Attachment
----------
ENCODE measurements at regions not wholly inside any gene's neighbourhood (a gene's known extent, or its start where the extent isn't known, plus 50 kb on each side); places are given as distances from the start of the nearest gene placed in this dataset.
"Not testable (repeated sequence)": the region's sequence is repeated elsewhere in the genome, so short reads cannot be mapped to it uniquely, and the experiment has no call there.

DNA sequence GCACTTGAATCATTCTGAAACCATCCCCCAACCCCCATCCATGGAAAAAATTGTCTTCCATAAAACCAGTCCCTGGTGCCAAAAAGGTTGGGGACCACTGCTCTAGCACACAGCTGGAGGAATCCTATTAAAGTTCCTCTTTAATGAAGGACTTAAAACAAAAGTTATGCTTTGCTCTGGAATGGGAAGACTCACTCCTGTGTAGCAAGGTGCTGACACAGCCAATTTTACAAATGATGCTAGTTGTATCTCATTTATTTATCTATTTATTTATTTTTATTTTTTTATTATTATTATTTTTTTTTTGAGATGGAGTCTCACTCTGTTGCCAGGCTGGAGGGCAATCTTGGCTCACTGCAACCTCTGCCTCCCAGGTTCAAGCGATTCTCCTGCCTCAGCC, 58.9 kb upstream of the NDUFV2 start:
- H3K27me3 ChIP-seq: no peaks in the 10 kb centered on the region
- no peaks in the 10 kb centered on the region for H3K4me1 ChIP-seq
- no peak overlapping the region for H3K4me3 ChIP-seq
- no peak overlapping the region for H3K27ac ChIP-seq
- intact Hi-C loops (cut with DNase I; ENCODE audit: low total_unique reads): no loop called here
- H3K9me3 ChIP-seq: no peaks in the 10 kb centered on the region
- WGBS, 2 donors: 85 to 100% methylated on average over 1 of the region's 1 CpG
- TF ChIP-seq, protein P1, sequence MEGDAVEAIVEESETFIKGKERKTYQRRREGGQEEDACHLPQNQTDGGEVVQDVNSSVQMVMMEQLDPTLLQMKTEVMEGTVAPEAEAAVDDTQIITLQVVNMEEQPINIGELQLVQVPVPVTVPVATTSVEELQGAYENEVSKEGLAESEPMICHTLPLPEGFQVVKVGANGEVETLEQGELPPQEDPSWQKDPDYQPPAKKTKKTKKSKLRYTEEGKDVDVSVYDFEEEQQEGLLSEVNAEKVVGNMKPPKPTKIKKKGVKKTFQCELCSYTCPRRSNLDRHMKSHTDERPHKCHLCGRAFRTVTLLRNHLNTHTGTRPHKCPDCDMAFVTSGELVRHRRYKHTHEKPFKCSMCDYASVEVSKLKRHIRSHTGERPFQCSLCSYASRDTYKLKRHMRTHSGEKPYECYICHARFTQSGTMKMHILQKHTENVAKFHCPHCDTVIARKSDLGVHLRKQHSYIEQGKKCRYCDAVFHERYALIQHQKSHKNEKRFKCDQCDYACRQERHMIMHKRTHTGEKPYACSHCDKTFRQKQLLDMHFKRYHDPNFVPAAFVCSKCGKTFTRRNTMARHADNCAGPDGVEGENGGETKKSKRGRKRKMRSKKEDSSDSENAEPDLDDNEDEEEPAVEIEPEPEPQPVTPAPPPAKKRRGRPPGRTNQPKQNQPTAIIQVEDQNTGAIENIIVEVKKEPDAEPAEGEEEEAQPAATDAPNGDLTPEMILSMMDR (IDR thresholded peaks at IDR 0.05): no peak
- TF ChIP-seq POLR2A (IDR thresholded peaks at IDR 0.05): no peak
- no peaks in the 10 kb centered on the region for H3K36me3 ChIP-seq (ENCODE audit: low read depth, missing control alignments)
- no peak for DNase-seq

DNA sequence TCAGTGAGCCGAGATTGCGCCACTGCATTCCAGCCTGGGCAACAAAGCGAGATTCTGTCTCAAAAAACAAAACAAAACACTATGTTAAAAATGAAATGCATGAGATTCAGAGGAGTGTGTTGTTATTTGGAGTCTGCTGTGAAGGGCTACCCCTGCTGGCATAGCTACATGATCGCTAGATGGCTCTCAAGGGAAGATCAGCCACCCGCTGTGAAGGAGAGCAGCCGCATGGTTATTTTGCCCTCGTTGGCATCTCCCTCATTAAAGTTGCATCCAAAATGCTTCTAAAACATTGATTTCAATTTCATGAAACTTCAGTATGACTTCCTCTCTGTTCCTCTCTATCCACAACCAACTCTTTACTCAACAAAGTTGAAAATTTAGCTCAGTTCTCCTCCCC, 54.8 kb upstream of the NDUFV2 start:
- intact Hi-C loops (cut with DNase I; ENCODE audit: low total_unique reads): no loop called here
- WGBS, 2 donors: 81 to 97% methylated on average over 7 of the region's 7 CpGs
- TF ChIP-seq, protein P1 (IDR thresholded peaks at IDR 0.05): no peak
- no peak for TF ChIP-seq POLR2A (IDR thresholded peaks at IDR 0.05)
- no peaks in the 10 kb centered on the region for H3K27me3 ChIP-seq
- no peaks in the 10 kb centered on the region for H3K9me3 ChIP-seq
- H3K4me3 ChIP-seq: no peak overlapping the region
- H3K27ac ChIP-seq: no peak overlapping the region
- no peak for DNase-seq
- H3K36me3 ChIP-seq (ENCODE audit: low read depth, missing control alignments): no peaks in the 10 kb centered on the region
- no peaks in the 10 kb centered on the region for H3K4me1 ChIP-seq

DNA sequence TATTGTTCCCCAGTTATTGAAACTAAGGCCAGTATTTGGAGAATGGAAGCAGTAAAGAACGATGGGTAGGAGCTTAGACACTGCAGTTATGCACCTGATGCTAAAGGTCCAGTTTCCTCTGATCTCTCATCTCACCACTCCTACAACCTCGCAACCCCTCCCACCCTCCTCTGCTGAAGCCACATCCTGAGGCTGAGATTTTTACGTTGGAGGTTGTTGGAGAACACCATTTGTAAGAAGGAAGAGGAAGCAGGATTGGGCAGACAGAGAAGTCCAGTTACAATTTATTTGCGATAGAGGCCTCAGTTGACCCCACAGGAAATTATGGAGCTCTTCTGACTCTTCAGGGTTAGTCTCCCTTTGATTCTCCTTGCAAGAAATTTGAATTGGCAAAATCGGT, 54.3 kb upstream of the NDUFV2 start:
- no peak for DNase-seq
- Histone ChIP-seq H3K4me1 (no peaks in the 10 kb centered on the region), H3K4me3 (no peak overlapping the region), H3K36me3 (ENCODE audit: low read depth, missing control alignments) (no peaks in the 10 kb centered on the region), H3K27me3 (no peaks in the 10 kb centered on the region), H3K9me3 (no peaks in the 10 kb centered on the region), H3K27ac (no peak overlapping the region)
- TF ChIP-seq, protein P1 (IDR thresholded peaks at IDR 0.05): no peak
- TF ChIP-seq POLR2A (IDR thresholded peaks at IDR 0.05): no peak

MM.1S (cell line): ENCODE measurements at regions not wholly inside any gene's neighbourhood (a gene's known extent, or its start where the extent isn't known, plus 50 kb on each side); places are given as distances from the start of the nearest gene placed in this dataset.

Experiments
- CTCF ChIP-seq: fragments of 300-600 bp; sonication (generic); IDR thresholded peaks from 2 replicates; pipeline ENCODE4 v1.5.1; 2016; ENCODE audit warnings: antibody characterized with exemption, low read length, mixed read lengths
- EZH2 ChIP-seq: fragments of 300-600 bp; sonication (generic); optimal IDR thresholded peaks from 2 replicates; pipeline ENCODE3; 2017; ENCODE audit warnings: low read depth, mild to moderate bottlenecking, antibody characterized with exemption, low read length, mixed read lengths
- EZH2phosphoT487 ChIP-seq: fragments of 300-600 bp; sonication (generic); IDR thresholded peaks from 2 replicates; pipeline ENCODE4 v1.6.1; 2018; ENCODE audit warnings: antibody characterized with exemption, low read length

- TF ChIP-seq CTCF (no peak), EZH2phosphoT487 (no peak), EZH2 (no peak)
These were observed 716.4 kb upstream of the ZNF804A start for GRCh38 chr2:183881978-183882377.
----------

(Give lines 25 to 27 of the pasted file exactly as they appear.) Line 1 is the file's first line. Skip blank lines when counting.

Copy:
- H3K36me3 ChIP-seq (ENCODE audit: low read depth, missing control alignments): no peaks in the 10 kb centered on the region
- no peaks in the 10 kb centered on the region for H3K4me1 ChIP-seq

DNA sequence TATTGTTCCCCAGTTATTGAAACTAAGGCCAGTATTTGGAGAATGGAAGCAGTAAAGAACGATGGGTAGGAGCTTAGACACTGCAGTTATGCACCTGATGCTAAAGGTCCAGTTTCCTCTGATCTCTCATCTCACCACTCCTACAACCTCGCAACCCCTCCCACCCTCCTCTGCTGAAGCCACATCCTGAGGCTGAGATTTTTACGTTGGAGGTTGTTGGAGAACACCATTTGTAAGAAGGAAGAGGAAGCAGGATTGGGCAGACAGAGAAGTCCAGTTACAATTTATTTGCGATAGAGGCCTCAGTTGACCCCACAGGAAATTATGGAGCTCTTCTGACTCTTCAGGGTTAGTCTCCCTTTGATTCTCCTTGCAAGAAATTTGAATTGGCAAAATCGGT, 54.3 kb upstream of the NDUFV2 start: